Chautauqua names new Department of Religion director
CHAUTAUQUA – Chautauqua Institution announces the appointment of the Rev. Dr. Robert M. Franklin Jr. as the new director of its Department of Religion, following the retirement of the Rev. Dr. Joan Brown Campbell at the end of the year.
Franklin is president emeritus and Distinguished Professor of Social Ethics at Morehouse College, where he served as the 10th president of the nation’s largest private, four-year liberal arts college for men from 2007 through 2012. He has been an active participant in Chautauqua’s religious programming since 2001, serving as lecturer, chaplain, theologian-in-residence, adviser to the Institution’s Abrahamic program, and as a member of the Institution’s board of trustees.
“I am excited and truly grateful for the opportunity to work with Robert Franklin as Chautauqua’s new director of the Department of Religion,” said Chautauqua President Thomas Becker. “Robert is a genuine scholar and a man of deep and committed faith. That combination is particularly powerful in the context of Chautauqua’s work and its ambitions.”
“I am honored to become an official part of the life of Chautauqua and excited about working with Tom Becker, the board and staff to ensure a vibrant future for the Religion Department,” Franklin said. “There’s no place in the world quite like Chautauqua, and working with the entire community I pledge to do everything I can to project Chautauqua’s values, practices and moral vision throughout the country and the global community.”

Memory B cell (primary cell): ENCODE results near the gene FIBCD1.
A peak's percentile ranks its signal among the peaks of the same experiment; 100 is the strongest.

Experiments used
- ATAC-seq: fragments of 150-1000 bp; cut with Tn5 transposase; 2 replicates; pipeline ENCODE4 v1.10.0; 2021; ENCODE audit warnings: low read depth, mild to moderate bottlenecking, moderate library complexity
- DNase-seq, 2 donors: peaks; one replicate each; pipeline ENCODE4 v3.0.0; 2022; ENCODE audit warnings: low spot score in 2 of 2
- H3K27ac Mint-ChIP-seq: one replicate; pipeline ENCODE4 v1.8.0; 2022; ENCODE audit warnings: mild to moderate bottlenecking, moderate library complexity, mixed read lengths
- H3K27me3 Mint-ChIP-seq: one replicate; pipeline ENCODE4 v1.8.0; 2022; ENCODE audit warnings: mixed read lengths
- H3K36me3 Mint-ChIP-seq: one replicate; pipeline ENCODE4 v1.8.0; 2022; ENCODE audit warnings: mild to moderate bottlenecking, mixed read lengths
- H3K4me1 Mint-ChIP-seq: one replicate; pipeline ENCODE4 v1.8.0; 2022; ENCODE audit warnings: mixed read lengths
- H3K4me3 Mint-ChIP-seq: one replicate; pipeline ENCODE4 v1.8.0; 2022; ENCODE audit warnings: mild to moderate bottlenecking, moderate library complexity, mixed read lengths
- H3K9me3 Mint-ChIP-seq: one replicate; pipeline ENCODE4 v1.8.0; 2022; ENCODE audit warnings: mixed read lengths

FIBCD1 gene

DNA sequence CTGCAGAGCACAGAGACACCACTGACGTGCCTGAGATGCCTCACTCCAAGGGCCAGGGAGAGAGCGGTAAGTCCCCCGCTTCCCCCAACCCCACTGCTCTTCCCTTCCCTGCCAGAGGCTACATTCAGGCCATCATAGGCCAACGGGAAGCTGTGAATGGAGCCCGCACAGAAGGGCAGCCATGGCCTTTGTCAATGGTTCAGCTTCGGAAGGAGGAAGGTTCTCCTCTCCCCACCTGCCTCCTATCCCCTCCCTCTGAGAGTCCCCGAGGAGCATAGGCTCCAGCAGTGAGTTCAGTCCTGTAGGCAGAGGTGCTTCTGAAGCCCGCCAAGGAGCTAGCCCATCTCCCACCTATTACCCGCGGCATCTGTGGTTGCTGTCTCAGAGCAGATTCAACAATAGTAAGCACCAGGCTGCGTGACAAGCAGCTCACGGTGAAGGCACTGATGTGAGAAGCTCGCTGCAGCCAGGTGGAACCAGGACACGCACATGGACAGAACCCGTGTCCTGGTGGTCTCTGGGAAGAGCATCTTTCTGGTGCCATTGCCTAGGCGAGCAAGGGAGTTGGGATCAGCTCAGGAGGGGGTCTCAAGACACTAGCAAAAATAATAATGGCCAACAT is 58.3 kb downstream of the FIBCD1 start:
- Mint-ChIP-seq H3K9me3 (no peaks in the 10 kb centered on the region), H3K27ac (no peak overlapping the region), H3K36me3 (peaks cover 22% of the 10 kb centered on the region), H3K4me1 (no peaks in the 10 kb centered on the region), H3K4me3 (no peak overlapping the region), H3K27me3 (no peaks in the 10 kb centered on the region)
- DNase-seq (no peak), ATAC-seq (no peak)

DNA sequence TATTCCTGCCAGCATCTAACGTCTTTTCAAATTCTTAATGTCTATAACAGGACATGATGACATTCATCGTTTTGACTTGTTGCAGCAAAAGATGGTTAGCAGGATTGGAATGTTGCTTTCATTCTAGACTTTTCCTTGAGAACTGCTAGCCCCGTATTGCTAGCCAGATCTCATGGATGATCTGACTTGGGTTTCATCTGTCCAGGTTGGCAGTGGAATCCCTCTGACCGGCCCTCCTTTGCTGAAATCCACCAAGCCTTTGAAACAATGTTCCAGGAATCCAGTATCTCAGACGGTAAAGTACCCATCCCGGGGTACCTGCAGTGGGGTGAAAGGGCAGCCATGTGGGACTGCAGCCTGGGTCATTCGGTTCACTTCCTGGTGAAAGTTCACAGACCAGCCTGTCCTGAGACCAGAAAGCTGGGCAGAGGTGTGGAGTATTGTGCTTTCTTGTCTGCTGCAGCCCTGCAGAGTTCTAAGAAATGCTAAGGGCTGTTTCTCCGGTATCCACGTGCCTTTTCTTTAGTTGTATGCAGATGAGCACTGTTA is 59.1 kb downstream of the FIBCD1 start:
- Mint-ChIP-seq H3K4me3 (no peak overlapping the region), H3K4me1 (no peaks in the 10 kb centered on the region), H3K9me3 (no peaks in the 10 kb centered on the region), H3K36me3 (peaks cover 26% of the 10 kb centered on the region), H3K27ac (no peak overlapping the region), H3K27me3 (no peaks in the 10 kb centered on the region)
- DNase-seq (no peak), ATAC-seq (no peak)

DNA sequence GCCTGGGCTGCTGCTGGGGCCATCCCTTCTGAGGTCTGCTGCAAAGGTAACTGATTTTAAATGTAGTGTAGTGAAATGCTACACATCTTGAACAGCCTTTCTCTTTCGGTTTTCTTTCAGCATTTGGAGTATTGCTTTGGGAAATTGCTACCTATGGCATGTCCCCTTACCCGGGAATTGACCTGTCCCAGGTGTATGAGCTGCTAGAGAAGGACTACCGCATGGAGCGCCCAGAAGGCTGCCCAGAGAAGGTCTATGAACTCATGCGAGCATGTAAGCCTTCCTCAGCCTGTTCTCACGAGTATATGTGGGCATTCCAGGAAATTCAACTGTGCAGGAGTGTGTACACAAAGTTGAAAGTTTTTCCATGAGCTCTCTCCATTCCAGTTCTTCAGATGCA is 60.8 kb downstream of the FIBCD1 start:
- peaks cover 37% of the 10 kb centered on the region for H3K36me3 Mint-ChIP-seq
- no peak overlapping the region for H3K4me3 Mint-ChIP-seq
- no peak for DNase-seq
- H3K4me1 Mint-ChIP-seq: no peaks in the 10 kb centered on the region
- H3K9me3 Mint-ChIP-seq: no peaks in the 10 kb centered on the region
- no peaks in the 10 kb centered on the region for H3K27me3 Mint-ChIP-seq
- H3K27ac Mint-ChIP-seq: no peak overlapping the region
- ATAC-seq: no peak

At Chautauqua, Franklin has served as a member of the Religion Department’s Abrahamic Advisory Committee; speaker on the Institution’s morning and afternoon lecture platforms; chaplain-in-residence; and, in 2005, theologian-in-residence for the nine-week season, as he prepared his book “Crisis in the Village: Restoring Hope in African American Communities.” Franklin’s Chautauqua lectures have examined “America’s Unfinished Agenda” – the ongoing work of embracing diversity in the United States and learning from the nation’s history – and Martin Luther King Jr.’s expectation that morally serious people work actively to promote economic opportunity with justice to eradicate racism and to practice nonviolence, all working toward the creation of what King called “a beloved community.”
Franklin served as a member of Chautauqua Institution’s board of trustees from 2008 to 2009.